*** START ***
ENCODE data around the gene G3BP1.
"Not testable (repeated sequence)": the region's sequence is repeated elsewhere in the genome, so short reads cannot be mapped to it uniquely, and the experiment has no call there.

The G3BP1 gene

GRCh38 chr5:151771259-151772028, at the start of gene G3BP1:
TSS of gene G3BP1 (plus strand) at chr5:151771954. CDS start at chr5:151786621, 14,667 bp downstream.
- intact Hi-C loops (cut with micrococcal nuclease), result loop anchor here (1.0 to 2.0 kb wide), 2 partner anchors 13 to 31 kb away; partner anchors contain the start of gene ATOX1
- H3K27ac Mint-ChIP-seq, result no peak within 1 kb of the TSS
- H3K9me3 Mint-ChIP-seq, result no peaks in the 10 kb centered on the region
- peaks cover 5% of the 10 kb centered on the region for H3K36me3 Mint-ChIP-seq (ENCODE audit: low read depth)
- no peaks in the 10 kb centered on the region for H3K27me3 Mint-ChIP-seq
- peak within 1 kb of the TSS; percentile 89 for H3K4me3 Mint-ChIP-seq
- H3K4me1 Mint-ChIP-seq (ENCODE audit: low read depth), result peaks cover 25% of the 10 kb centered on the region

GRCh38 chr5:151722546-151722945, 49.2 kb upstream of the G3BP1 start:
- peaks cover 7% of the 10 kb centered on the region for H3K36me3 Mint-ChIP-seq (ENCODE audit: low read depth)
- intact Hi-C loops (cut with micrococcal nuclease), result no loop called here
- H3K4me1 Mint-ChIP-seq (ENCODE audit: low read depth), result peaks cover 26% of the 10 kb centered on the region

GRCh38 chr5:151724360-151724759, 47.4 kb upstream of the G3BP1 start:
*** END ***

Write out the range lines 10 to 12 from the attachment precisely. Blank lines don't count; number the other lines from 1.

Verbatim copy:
- no peaks in the 10 kb centered on the region for H3K27me3 Mint-ChIP-seq
- peak within 1 kb of the TSS; percentile 89 for H3K4me3 Mint-ChIP-seq
- H3K4me1 Mint-ChIP-seq (ENCODE audit: low read depth), result peaks cover 25% of the 10 kb centered on the region